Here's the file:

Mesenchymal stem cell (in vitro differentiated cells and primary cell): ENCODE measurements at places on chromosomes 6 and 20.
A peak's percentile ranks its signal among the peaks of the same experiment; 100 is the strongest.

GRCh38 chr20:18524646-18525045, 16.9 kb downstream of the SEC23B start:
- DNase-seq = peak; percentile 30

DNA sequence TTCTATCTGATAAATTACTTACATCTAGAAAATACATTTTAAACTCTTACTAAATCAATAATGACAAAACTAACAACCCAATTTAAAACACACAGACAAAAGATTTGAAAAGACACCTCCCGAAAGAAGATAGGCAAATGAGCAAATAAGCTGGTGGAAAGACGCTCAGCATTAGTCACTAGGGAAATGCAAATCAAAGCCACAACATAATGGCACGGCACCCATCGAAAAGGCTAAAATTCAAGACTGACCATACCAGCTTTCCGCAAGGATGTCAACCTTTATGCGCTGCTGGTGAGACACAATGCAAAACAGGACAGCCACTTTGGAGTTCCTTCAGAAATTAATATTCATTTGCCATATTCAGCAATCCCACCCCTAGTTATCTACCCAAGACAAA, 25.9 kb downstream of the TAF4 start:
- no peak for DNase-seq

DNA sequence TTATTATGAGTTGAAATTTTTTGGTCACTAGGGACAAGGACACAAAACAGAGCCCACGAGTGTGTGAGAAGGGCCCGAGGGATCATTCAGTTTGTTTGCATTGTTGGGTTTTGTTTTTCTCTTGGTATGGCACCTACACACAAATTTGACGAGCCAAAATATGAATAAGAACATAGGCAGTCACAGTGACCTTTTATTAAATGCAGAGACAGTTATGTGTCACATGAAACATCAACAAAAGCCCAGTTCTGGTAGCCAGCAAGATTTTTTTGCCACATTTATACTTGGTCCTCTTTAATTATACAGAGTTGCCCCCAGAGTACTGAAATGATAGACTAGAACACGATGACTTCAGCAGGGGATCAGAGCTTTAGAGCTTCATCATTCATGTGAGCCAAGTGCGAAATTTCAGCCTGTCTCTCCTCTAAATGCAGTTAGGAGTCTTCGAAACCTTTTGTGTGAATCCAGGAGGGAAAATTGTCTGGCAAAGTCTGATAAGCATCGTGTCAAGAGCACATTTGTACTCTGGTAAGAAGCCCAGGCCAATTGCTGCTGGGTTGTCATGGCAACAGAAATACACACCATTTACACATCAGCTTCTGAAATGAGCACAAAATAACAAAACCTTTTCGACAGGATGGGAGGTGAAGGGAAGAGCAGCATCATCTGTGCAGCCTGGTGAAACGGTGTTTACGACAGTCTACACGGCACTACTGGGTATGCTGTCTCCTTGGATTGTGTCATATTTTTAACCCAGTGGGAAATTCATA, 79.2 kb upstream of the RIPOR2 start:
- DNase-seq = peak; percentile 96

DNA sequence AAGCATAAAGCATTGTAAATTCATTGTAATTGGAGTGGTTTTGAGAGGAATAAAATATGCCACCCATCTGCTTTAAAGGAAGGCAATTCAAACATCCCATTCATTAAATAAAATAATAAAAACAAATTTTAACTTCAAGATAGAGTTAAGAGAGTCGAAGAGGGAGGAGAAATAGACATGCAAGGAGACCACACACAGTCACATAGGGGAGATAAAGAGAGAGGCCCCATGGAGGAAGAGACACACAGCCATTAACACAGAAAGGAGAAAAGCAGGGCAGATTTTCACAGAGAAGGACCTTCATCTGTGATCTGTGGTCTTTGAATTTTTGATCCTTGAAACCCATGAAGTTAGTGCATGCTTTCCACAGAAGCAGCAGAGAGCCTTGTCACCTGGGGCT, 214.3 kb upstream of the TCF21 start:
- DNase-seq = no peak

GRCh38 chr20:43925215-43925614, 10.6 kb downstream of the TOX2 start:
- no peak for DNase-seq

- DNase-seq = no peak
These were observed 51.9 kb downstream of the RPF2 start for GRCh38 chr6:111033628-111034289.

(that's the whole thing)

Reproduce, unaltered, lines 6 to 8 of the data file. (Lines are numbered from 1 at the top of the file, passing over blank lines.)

- no peak for DNase-seq

DNA sequence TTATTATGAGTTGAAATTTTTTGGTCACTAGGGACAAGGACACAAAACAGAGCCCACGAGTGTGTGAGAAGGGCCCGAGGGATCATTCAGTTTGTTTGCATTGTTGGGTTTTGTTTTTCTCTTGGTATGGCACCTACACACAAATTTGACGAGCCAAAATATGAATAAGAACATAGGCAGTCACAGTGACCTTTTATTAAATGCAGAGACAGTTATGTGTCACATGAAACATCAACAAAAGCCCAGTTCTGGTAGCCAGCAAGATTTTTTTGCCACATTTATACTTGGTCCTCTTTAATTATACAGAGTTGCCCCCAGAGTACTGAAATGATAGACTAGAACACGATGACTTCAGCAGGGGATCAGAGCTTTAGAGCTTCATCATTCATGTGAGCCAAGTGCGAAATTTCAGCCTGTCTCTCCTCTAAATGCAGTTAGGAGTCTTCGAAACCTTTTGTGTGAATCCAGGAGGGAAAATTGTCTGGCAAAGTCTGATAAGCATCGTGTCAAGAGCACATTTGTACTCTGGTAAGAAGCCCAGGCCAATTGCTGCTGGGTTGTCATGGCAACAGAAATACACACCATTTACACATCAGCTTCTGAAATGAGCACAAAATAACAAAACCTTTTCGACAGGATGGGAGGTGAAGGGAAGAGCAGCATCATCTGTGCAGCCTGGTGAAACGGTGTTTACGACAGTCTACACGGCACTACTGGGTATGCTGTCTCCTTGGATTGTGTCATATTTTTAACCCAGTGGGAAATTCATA, 79.2 kb upstream of the RIPOR2 start:
- DNase-seq = peak; percentile 96